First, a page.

Medical Conditions That Lead to a High-Risk Pregnancy

High-Risk Pregnancy, Marsha K. Howerton, MD

From the minute you see your baby on the ultrasound, or hear their heart beating ever-so-rapidly, you’re constantly thinking about their health and well-being. For mothers-to-be who are having high-risk pregnancies, whether because of a chronic condition or something that develops while they’re expecting, those 40 weeks can be a roller coaster of emotions and physical challenges.

Complications with the mother’s health, the baby’s health, or both, can lead to a high-risk pregnancy, which means closer prenatal monitoring. You require more frequent appointments for prenatal care than mothers at a lesser risk.

Chronic medical conditions that can lead to a high-risk pregnancy

Several circumstances can lead to a high-risk pregnancy. A mother with a pre-existing condition needs to be monitored more closely than someone without a chronic illness. Here are some of the possible chronic conditions that can affect a pregnancy:

Diabetes

Whether you suffer from Type 1 or Type 2 diabetes, your condition may greatly impact your pregnancy. Review your medical history with your doctor before getting pregnant so you’ll know the best way to stay healthy from the beginning.

Hypertension

Another serious condition is high blood pressure, or hypertension. Uncontrolled hypertension can cause kidney damage to the mother; a baby born prematurely or at a low birth weight; and the extremely serious condition preeclampsia. Take steps to lower your blood pressure through lifestyle changes before becoming pregnant.

Heart disease

When you have a serious, chronic heart condition, you may be advised to avoid pregnancy altogether. Pregnancy puts a tremendous strain on your heart, and heart disease only adds to it, putting you at a greater risk for developing blood clots or having a stroke. Speak with your cardiologist before becoming pregnant to find out the risk a pregnancy may pose to your heart.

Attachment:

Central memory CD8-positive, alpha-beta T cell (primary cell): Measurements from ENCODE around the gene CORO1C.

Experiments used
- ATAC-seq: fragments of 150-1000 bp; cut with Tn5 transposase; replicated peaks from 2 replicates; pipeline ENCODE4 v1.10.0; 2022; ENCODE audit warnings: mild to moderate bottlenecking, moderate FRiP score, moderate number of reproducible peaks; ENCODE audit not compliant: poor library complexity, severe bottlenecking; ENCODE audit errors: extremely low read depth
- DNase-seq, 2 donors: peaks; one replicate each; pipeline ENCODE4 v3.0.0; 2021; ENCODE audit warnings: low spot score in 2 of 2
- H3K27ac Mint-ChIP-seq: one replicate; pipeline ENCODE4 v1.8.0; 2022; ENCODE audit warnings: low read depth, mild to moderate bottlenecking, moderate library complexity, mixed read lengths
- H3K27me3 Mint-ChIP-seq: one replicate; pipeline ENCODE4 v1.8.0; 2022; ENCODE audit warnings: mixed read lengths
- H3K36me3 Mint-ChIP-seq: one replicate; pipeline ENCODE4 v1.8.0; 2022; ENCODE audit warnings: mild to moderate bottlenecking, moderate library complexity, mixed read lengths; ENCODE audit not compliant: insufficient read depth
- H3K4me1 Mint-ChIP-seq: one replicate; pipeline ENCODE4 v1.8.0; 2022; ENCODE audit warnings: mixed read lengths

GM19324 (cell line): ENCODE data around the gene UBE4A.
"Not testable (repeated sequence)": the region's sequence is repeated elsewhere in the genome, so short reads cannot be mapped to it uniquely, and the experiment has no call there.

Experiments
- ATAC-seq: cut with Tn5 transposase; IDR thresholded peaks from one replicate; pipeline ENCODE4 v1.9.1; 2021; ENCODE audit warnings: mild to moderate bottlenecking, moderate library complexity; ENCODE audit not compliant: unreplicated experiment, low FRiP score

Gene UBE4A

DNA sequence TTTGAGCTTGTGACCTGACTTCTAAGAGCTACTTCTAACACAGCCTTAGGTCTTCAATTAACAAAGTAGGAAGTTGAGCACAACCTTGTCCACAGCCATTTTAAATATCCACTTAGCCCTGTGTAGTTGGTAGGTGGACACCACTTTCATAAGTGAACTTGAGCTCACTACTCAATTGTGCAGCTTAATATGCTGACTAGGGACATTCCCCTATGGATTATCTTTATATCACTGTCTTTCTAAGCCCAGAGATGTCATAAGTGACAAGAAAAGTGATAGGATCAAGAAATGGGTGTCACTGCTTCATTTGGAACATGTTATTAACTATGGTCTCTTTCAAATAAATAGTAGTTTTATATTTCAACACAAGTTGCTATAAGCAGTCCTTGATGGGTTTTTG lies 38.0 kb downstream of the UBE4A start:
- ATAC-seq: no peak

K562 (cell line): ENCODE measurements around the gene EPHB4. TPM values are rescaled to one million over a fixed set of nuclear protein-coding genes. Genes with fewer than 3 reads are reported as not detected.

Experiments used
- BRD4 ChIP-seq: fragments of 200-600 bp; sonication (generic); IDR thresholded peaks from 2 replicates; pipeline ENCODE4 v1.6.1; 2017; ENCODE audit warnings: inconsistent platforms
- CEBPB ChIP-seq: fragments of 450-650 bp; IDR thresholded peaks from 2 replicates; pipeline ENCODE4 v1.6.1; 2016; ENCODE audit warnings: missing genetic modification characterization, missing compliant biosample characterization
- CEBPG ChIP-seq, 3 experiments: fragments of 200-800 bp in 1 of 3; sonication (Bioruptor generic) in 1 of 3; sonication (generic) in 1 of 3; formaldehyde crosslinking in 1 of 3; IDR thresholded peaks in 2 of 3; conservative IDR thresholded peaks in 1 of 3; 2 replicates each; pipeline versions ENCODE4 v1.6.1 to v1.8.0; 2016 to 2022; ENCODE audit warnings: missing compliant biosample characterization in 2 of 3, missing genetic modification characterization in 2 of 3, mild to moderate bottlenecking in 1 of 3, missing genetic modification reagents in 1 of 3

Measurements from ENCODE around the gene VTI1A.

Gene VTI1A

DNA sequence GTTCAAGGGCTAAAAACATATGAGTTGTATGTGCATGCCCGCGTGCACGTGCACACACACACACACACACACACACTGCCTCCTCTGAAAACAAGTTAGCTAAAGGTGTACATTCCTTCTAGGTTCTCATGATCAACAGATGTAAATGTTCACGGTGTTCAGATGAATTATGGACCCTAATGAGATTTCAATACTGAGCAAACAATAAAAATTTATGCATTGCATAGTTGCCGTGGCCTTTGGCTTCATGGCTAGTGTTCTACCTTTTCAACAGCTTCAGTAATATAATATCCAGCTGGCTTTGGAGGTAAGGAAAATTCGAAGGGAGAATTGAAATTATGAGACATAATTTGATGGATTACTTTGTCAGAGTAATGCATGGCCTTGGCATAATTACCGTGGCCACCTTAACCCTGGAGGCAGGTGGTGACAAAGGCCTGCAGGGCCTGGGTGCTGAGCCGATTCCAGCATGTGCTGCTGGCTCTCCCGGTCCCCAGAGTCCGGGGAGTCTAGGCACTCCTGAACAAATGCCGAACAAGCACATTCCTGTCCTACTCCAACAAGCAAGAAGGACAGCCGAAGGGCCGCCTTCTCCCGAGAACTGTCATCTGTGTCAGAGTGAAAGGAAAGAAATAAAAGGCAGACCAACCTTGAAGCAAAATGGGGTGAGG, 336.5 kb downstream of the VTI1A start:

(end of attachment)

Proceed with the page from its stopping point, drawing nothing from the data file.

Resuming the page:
Thyroid disease

An overactive or underactive thyroid can also put you in the high-risk category. Not only are you at greater risk for blood pressure and heart-rate related complications, but child is, too. When your thyroid disease is unmanaged in pregnancy, your baby is at a greater risk of poor weight gain, heart failure, and birth defects.

Autoimmune disorders

Moms-to-be who have an autoimmune disorder, such as lupus, are at risk for complications such as premature birth, stillbirth, and miscarriage. Those who have multiple sclerosis or rheumatoid arthritis may be taking medications that can affect fetal development. Your pregnancy, while dealing with an autoimmune disorder or disease, can be managed successfully, but it comes at a higher risk.

Kidney disease

Women who have kidney disease can have a healthy pregnancy, depending on the severity of the disease. If you have only mild kidney disease, your pregnancy will need to be closely monitored for your health and the baby’s, but as the severity of your condition grows, so does your risk for complications. Discuss your viability for pregnancy with your nephrologist before you pursue a pregnancy.

HIV-AIDS

Women with HIV and even AIDS can have a successful pregnancy, but it involves extremely close monitoring. The deadly virus is passed through body fluids, so ensuring the health of your baby can be very complicated. Even with the closest of monitoring, your baby may become infected through the placenta, or through a vaginal delivery, so your baby needs to be delivered via cesarean section.

With careful monitoring you can deliver a healthy, virus-free, child. According to statistics, 99% of babies born to HIV-positive women are unaffected by the disease.

Obesity

Obesity increases the risk a pregnancy poses to the mother, as well as the baby. Mom can develop gestational (pregnancy-related) diabetes, hypertension, and preeclampsia, and require a cesarean section. The baby is at increased risk for developing heart complications by 15%. An obese mother also puts her baby at risk for neural tube defects, and even stillbirth. If you’re obese, lose the weight before getting pregnant.

Conditions that may develop in pregnancy that deem you as high risk

Other circumstances can develop during your pregnancy and put you at high risk, even if you were healthy at the start. These include:

Peace of mind for a high-risk pregnancy

If you have a chronic condition, or have had a pregnancy complication before, and you’re planning a pregnancy, Dr. Howerton can ease your mind. Our Midtown office serves the Greater Tulsa metro area. Contact the Marsha K. Howerton, MD, practice for your pregnancy peace of mind.

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